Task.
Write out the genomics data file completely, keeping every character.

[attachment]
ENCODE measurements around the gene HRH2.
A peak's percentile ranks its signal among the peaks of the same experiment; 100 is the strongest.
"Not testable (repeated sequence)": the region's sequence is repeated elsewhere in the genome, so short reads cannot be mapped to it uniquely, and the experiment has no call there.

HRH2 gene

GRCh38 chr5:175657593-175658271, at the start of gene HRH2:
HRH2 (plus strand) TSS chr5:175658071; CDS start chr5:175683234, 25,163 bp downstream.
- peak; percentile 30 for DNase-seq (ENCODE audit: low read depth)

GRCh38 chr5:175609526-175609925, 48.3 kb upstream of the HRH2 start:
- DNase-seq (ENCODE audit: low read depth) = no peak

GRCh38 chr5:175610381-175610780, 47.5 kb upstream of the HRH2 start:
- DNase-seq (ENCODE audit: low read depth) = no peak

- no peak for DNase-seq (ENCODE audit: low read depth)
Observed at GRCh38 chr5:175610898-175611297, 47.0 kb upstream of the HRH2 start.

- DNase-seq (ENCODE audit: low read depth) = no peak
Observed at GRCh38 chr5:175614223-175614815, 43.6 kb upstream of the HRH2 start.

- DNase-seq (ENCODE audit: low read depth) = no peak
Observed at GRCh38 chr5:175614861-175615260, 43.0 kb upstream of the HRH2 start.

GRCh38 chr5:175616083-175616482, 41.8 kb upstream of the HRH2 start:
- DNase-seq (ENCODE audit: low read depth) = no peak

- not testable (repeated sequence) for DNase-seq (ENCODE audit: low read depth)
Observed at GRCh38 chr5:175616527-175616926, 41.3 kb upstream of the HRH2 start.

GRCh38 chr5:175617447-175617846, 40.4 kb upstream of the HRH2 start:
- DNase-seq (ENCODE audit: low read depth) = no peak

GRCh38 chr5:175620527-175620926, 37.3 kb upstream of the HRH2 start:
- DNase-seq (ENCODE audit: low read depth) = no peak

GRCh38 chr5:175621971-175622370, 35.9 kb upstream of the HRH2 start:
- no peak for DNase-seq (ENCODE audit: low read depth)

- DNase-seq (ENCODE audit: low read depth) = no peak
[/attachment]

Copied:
ENCODE measurements around the gene HRH2.
A peak's percentile ranks its signal among the peaks of the same experiment; 100 is the strongest.
"Not testable (repeated sequence)": the region's sequence is repeated elsewhere in the genome, so short reads cannot be mapped to it uniquely, and the experiment has no call there.

HRH2 gene

GRCh38 chr5:175657593-175658271, at the start of gene HRH2:
HRH2 (plus strand) TSS chr5:175658071; CDS start chr5:175683234, 25,163 bp downstream.
- peak; percentile 30 for DNase-seq (ENCODE audit: low read depth)

GRCh38 chr5:175609526-175609925, 48.3 kb upstream of the HRH2 start:
- DNase-seq (ENCODE audit: low read depth) = no peak

GRCh38 chr5:175610381-175610780, 47.5 kb upstream of the HRH2 start:
- DNase-seq (ENCODE audit: low read depth) = no peak

- no peak for DNase-seq (ENCODE audit: low read depth)
Observed at GRCh38 chr5:175610898-175611297, 47.0 kb upstream of the HRH2 start.

- DNase-seq (ENCODE audit: low read depth) = no peak
Observed at GRCh38 chr5:175614223-175614815, 43.6 kb upstream of the HRH2 start.

- DNase-seq (ENCODE audit: low read depth) = no peak
Observed at GRCh38 chr5:175614861-175615260, 43.0 kb upstream of the HRH2 start.

GRCh38 chr5:175616083-175616482, 41.8 kb upstream of the HRH2 start:
- DNase-seq (ENCODE audit: low read depth) = no peak

- not testable (repeated sequence) for DNase-seq (ENCODE audit: low read depth)
Observed at GRCh38 chr5:175616527-175616926, 41.3 kb upstream of the HRH2 start.

GRCh38 chr5:175617447-175617846, 40.4 kb upstream of the HRH2 start:
- DNase-seq (ENCODE audit: low read depth) = no peak

GRCh38 chr5:175620527-175620926, 37.3 kb upstream of the HRH2 start:
- DNase-seq (ENCODE audit: low read depth) = no peak

GRCh38 chr5:175621971-175622370, 35.9 kb upstream of the HRH2 start:
- no peak for DNase-seq (ENCODE audit: low read depth)

- DNase-seq (ENCODE audit: low read depth) = no peak